Pastoral Message from SAU Chaplain
Rev. Dr. J. Henery
University Chaplain; Director of Communications
21 Sept. 2018
As do many St. Andrews faculty and staff, I wear a few different “hats” on campus, but the one I am now sharing is my role as your university chaplain with a pastoral message for our community.
Too many years ago and in seminary in Chicago, I briefly studied with an extraordinary woman who had developed a five-stage theory about how we deal with death or suffering or loss. She was Elizabeth Kubler-Ross and her theory was that when we lose someone or experience tragedy, we go through behavioral dimensions starting with denial leading to anger, bargaining, depression and last, but hopefully, acceptance of our situation. We slip and slide through these stages and often repeat and sometimes stay too long in one of the first four but the goal is to move to acceptance and deal with what happened.
In a very real and painful way, what has just happened on campus and throughout our region fits that description: denial, anger, bargaining, depression and now, slowly inching our way toward acceptance.
Simply put, a number of spaces on our campus were damaged and beyond denial, we are now challenged with numerous questions and uncertainty about returning/catching up, etc. No longer about denial, it happened and we must cope.
And somewhere out there is that final, almost elusive stage of acceptance. It’s the hardest one to achieve. Experiencing acceptance doesn’t mean we have to be happy or content about it or forget what happened. It means dealing with what we have, appreciating whom we have and doing our best with what we have.
And that, my friends—faculty, staff and students—is where we are.
Now, the sermon. We have been beat up and many are hurting about loss, even those who are not here, miles from Laurinburg with their own problems. But for the past week in Laurinburg on this campus and elsewhere, I have seen myriad examples of people who passionately care about St. Andrews who have been here cleaning, trying to fix or save something, the emergency shelter that was set up in the gym, townspeople who have come to help, alumni who have reached out. Our campus staff has been amazingly involved, doing all they can, considering that these same people also endured power outages and water damage. So much kindness and interest in this place that is an essential part of Laurinburg and Scotland County.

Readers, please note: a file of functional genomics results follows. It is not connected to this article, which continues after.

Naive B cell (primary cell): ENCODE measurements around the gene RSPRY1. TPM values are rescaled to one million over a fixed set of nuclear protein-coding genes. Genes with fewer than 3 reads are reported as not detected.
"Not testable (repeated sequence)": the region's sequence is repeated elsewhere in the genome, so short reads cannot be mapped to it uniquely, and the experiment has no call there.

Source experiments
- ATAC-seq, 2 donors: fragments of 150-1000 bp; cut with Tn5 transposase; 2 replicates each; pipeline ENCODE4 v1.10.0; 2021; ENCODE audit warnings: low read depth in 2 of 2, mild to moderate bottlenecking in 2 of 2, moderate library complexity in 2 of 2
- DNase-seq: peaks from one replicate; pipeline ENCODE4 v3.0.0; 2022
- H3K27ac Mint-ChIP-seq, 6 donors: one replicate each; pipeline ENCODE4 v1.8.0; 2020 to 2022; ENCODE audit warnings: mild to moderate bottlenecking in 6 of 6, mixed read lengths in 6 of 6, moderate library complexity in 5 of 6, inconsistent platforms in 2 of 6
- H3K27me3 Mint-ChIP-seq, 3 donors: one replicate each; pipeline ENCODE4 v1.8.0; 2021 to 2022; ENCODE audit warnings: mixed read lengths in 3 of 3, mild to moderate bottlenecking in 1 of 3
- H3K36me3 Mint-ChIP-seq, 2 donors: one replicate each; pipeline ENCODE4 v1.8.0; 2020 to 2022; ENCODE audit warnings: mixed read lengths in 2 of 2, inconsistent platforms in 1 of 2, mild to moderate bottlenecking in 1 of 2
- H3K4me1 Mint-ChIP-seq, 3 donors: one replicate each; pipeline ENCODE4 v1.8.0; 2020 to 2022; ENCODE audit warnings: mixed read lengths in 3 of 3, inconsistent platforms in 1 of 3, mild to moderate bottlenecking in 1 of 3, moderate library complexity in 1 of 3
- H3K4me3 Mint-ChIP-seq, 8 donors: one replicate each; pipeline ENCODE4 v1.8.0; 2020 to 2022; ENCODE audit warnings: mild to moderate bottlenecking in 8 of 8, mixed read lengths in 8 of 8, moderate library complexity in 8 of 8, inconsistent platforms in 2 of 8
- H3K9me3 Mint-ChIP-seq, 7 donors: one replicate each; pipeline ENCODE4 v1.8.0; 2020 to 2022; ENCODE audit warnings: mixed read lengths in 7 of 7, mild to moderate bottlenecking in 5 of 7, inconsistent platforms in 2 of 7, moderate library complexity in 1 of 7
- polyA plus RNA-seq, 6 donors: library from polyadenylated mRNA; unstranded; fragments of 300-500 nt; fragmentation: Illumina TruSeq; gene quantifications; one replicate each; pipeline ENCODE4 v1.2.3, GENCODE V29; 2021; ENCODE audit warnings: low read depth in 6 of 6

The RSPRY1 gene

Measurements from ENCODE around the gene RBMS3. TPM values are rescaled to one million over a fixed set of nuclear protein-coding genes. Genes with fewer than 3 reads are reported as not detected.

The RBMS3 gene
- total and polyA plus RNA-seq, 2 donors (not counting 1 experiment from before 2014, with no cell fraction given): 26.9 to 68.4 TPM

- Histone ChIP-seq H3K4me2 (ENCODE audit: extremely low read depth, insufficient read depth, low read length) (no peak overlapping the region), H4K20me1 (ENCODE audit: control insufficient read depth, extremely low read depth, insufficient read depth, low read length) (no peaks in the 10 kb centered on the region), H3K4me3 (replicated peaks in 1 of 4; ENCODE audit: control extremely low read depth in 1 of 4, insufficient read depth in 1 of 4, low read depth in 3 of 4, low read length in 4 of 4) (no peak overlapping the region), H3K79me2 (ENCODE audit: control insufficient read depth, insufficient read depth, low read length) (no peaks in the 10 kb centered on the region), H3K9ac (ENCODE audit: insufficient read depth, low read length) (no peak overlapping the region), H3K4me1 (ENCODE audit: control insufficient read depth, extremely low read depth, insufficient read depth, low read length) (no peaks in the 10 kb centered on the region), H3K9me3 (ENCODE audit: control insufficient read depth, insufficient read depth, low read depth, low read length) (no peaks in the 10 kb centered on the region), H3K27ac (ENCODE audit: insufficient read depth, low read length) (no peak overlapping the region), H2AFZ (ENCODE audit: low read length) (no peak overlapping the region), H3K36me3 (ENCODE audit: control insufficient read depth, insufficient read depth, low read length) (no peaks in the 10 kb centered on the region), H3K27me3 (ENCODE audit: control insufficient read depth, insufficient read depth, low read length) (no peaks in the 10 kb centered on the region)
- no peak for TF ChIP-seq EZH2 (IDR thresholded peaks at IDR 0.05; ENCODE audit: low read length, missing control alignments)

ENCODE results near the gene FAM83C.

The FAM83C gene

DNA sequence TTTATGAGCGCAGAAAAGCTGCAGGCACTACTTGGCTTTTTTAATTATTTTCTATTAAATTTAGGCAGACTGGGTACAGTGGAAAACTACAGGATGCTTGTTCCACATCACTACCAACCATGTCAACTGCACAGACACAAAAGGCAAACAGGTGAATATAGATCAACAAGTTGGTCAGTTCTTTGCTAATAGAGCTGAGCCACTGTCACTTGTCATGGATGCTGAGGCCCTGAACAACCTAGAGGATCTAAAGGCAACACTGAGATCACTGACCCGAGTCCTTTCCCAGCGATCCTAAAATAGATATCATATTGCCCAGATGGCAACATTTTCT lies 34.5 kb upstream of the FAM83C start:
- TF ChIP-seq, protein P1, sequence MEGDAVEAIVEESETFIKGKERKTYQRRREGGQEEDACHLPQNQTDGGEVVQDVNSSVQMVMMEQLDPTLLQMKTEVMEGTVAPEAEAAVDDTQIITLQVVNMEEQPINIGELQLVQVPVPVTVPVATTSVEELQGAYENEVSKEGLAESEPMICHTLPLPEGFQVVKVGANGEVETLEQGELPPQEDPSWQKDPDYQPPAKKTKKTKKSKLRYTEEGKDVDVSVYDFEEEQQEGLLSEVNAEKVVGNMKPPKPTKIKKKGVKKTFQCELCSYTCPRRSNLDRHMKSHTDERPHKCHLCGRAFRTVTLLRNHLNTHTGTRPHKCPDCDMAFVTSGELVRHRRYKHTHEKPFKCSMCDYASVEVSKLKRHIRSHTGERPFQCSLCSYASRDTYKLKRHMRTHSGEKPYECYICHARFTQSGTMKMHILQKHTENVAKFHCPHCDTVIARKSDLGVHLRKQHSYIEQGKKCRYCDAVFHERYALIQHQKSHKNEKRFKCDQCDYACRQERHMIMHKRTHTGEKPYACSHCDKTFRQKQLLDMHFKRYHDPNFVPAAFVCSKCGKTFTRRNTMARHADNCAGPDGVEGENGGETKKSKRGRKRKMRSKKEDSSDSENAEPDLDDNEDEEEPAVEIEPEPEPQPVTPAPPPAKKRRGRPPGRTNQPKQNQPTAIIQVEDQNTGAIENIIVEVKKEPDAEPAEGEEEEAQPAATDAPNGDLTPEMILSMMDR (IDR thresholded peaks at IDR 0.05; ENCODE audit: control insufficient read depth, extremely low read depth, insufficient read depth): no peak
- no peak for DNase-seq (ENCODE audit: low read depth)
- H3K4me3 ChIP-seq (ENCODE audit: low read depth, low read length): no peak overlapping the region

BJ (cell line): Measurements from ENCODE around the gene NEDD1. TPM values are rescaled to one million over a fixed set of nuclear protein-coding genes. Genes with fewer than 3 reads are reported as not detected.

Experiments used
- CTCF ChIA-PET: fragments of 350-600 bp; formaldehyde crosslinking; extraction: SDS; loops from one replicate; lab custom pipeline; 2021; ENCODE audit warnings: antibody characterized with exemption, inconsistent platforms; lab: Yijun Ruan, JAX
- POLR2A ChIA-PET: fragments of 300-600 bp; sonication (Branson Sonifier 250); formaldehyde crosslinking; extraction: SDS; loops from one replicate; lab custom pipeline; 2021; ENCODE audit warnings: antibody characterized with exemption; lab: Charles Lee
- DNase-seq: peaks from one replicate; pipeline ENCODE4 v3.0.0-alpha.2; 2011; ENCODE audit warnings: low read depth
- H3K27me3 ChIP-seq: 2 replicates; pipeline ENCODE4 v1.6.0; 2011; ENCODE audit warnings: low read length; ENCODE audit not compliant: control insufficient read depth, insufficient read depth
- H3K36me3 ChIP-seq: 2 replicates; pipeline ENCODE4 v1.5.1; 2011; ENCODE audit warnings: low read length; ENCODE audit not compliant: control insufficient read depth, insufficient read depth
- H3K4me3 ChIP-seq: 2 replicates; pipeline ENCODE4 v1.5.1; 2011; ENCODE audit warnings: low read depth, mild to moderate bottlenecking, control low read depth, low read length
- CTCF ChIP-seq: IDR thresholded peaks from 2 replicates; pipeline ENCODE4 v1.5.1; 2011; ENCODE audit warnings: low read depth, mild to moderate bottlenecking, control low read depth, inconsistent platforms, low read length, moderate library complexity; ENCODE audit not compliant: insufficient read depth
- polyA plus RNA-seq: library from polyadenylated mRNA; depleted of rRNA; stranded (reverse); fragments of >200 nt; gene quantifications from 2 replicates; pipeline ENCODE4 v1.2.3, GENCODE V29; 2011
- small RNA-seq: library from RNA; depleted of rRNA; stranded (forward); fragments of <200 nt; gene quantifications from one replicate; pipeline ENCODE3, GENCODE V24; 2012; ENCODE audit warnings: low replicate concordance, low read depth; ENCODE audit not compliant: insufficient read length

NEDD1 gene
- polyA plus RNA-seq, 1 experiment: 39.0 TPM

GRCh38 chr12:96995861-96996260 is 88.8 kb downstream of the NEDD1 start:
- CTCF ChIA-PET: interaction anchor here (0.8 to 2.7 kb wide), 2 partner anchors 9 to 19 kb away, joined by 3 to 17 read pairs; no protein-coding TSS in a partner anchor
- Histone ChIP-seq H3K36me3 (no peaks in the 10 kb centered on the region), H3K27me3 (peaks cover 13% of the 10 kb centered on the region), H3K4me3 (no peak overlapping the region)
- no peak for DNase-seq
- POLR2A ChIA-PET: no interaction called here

It’s about acceptance: we are a real place with real people who are invested in what we are doing here. We can be upset about missing our games or classes, but we have to move on and reclaim the future of our community and once again, be with each other.
Scriptures and all faith traditions are full of verses relating to tragedy or loss but all resonate with a clear message: tomorrow comes and when people bind together, they will overcome and goodness will prevail. And yes, even whining a bit, but truly focused on celebrating that which is still to come.
Now is the time for us to move from denial, leave anger and “what ifs” behind and carry on.
Habakkuk (3:17-19) describes our situation thus: Though the fig tree should not blossom, nor fruit be on the vines, the produce of the olive fail and the fields yield no food, the flock be cut off from the fold and there be no herd in the stalls, yet I will rejoice in the LORD; I will take joy in the God of my salvation. GOD, the Lord, is my strength; he makes my feet like the deer’s; he makes me tread on my high places.
That is my idea of acceptance. Please, when we reopen and you return to make us whole again, join us as we continue to affirm our purpose to do our best to make a difference at St. Andrews. Like it or not, we are all in this together.